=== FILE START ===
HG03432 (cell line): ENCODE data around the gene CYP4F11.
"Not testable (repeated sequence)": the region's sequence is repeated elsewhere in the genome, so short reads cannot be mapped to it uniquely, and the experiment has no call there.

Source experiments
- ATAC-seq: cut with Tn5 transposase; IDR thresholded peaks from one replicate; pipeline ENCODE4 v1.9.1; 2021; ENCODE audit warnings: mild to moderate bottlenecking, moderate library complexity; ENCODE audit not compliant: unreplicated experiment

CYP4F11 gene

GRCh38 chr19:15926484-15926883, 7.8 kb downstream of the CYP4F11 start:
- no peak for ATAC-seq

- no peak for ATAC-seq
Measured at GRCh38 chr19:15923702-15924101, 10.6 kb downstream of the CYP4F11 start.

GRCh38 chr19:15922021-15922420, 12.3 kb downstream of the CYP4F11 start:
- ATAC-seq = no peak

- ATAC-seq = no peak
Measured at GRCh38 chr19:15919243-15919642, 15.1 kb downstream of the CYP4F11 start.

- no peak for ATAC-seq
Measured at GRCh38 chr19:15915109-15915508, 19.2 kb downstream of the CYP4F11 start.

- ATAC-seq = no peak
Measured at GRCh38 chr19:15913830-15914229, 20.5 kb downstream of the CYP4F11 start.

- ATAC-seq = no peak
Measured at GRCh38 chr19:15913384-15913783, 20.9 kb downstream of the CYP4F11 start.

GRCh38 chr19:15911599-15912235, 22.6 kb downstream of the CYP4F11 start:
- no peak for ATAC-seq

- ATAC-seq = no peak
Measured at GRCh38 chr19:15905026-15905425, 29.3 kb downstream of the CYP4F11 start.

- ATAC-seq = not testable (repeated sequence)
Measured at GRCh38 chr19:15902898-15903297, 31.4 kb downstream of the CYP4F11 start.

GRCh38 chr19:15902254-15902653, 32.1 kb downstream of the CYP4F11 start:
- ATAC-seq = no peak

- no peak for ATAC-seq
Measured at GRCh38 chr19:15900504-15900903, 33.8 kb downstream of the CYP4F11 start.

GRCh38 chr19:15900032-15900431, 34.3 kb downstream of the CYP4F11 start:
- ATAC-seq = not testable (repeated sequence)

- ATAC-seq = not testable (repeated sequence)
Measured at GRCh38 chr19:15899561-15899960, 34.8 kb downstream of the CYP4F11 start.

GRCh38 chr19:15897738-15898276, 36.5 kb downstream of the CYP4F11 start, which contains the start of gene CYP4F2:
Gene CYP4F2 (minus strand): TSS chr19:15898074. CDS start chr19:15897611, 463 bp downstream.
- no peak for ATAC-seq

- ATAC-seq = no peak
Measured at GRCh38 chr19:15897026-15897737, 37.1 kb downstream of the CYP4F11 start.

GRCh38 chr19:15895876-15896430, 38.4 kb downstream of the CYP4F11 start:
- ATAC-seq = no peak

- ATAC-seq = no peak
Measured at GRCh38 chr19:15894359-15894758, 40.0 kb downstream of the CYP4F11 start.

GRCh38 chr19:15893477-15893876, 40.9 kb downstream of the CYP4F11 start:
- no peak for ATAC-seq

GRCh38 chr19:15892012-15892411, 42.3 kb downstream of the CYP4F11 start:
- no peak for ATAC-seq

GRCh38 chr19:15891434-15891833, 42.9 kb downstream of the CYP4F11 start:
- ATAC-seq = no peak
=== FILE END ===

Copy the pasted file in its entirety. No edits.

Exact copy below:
HG03432 (cell line): ENCODE data around the gene CYP4F11.
"Not testable (repeated sequence)": the region's sequence is repeated elsewhere in the genome, so short reads cannot be mapped to it uniquely, and the experiment has no call there.

Source experiments
- ATAC-seq: cut with Tn5 transposase; IDR thresholded peaks from one replicate; pipeline ENCODE4 v1.9.1; 2021; ENCODE audit warnings: mild to moderate bottlenecking, moderate library complexity; ENCODE audit not compliant: unreplicated experiment

CYP4F11 gene

GRCh38 chr19:15926484-15926883, 7.8 kb downstream of the CYP4F11 start:
- no peak for ATAC-seq

- no peak for ATAC-seq
Measured at GRCh38 chr19:15923702-15924101, 10.6 kb downstream of the CYP4F11 start.

GRCh38 chr19:15922021-15922420, 12.3 kb downstream of the CYP4F11 start:
- ATAC-seq = no peak

- ATAC-seq = no peak
Measured at GRCh38 chr19:15919243-15919642, 15.1 kb downstream of the CYP4F11 start.

- no peak for ATAC-seq
Measured at GRCh38 chr19:15915109-15915508, 19.2 kb downstream of the CYP4F11 start.

- ATAC-seq = no peak
Measured at GRCh38 chr19:15913830-15914229, 20.5 kb downstream of the CYP4F11 start.

- ATAC-seq = no peak
Measured at GRCh38 chr19:15913384-15913783, 20.9 kb downstream of the CYP4F11 start.

GRCh38 chr19:15911599-15912235, 22.6 kb downstream of the CYP4F11 start:
- no peak for ATAC-seq

- ATAC-seq = no peak
Measured at GRCh38 chr19:15905026-15905425, 29.3 kb downstream of the CYP4F11 start.

- ATAC-seq = not testable (repeated sequence)
Measured at GRCh38 chr19:15902898-15903297, 31.4 kb downstream of the CYP4F11 start.

GRCh38 chr19:15902254-15902653, 32.1 kb downstream of the CYP4F11 start:
- ATAC-seq = no peak

- no peak for ATAC-seq
Measured at GRCh38 chr19:15900504-15900903, 33.8 kb downstream of the CYP4F11 start.

GRCh38 chr19:15900032-15900431, 34.3 kb downstream of the CYP4F11 start:
- ATAC-seq = not testable (repeated sequence)

- ATAC-seq = not testable (repeated sequence)
Measured at GRCh38 chr19:15899561-15899960, 34.8 kb downstream of the CYP4F11 start.

GRCh38 chr19:15897738-15898276, 36.5 kb downstream of the CYP4F11 start, which contains the start of gene CYP4F2:
Gene CYP4F2 (minus strand): TSS chr19:15898074. CDS start chr19:15897611, 463 bp downstream.
- no peak for ATAC-seq

- ATAC-seq = no peak
Measured at GRCh38 chr19:15897026-15897737, 37.1 kb downstream of the CYP4F11 start.

GRCh38 chr19:15895876-15896430, 38.4 kb downstream of the CYP4F11 start:
- ATAC-seq = no peak

- ATAC-seq = no peak
Measured at GRCh38 chr19:15894359-15894758, 40.0 kb downstream of the CYP4F11 start.

GRCh38 chr19:15893477-15893876, 40.9 kb downstream of the CYP4F11 start:
- no peak for ATAC-seq

GRCh38 chr19:15892012-15892411, 42.3 kb downstream of the CYP4F11 start:
- no peak for ATAC-seq

GRCh38 chr19:15891434-15891833, 42.9 kb downstream of the CYP4F11 start:
- ATAC-seq = no peak